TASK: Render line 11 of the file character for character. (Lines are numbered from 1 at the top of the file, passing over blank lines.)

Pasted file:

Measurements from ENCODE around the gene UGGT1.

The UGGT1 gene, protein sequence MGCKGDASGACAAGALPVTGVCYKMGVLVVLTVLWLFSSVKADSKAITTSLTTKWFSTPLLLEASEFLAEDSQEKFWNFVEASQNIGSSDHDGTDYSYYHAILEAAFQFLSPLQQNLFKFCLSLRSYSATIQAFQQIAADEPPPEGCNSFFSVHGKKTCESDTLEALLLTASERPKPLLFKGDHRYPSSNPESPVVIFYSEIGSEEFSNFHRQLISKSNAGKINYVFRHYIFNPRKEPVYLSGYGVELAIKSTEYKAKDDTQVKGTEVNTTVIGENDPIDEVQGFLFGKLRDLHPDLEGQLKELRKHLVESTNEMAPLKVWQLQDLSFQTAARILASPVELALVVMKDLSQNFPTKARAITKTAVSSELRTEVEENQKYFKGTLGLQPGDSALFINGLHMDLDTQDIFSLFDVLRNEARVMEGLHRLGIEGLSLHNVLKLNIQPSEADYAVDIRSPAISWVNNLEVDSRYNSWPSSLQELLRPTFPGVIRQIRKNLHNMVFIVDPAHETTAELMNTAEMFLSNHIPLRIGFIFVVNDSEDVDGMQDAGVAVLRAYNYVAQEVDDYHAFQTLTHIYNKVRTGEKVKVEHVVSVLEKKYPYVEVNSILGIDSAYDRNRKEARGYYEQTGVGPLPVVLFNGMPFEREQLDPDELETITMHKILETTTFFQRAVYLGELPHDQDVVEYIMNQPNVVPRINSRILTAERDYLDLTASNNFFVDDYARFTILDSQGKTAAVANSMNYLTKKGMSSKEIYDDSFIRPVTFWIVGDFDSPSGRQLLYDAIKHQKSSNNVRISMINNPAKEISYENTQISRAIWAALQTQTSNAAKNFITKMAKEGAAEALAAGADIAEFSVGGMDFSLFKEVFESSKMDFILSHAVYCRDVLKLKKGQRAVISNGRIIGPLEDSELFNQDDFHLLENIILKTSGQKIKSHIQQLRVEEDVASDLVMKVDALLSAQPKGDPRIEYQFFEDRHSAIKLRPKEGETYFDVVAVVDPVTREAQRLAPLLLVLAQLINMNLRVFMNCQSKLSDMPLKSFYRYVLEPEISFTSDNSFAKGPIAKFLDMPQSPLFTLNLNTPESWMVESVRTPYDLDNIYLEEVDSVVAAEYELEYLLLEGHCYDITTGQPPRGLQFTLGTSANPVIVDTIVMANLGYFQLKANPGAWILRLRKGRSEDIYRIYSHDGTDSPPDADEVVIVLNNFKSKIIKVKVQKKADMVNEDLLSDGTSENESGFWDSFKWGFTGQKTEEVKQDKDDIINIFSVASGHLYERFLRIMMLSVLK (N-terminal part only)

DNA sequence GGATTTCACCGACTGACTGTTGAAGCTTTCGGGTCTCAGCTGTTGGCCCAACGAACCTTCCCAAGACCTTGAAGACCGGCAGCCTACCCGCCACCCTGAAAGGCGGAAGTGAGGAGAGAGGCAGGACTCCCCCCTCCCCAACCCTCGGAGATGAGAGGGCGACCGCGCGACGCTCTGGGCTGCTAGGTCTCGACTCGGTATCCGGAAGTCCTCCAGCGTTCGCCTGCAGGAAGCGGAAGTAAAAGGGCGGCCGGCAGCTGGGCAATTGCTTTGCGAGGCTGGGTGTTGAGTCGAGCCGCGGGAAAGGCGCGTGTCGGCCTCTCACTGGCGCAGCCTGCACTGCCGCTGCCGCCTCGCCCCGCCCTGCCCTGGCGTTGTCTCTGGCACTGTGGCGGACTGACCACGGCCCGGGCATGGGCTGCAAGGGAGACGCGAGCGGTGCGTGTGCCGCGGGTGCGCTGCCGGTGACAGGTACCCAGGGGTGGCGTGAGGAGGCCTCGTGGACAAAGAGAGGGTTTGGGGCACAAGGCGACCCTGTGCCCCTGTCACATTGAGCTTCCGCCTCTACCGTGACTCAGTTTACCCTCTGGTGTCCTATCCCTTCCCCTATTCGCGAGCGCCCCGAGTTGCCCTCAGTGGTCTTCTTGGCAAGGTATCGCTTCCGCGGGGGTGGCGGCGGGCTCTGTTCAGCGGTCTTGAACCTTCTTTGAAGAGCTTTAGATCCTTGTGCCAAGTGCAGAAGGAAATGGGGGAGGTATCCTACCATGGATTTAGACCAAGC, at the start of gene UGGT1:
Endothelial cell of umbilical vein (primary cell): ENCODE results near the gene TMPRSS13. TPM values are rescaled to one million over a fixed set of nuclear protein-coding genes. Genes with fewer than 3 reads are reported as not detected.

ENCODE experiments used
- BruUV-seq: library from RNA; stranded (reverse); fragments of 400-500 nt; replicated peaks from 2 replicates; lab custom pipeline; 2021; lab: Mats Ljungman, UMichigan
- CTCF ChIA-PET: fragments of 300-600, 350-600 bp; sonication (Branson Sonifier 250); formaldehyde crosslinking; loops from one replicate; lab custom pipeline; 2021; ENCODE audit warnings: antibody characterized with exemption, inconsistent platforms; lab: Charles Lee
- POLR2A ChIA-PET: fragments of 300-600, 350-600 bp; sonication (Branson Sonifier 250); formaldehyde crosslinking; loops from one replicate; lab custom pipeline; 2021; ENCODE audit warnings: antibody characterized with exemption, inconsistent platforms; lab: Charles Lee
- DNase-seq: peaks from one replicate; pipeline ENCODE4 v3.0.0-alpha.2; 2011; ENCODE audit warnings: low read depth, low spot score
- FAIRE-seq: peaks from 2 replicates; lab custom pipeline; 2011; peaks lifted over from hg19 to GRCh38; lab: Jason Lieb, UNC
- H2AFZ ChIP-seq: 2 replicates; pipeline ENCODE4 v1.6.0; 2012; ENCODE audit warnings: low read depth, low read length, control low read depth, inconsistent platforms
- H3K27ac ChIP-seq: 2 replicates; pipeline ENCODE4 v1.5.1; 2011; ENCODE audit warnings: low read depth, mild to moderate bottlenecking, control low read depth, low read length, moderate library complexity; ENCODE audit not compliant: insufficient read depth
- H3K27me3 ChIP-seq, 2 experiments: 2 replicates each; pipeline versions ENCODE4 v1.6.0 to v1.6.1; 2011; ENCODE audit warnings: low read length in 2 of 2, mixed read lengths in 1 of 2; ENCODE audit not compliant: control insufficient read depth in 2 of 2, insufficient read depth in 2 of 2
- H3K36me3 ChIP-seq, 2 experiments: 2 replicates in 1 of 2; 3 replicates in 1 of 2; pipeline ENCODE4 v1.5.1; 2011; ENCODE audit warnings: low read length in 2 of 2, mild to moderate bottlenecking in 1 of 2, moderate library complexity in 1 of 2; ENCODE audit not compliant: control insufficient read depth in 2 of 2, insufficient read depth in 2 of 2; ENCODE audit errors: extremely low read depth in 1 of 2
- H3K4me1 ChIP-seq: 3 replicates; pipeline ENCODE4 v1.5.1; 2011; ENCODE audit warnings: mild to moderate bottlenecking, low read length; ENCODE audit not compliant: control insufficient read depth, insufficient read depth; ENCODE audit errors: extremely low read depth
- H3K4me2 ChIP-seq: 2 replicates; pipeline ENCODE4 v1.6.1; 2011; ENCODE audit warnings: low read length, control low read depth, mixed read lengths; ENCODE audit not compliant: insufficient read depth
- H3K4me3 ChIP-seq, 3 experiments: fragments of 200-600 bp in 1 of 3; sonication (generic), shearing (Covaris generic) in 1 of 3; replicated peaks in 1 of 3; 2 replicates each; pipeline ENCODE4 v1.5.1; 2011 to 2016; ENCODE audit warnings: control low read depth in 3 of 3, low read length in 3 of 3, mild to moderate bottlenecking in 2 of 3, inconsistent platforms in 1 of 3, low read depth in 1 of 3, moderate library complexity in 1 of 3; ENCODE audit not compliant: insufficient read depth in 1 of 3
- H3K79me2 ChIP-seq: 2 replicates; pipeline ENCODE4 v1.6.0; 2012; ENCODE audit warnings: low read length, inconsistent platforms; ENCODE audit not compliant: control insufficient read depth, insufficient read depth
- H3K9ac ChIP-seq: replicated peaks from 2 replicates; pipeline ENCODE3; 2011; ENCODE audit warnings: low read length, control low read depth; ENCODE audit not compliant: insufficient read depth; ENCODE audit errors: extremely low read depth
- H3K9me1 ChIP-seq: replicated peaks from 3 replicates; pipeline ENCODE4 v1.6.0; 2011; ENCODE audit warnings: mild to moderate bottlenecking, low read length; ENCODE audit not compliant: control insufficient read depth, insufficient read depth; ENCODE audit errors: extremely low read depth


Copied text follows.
- H2AFZ ChIP-seq: 2 replicates; pipeline ENCODE4 v1.6.0; 2012; ENCODE audit warnings: low read depth, low read length, control low read depth, inconsistent platforms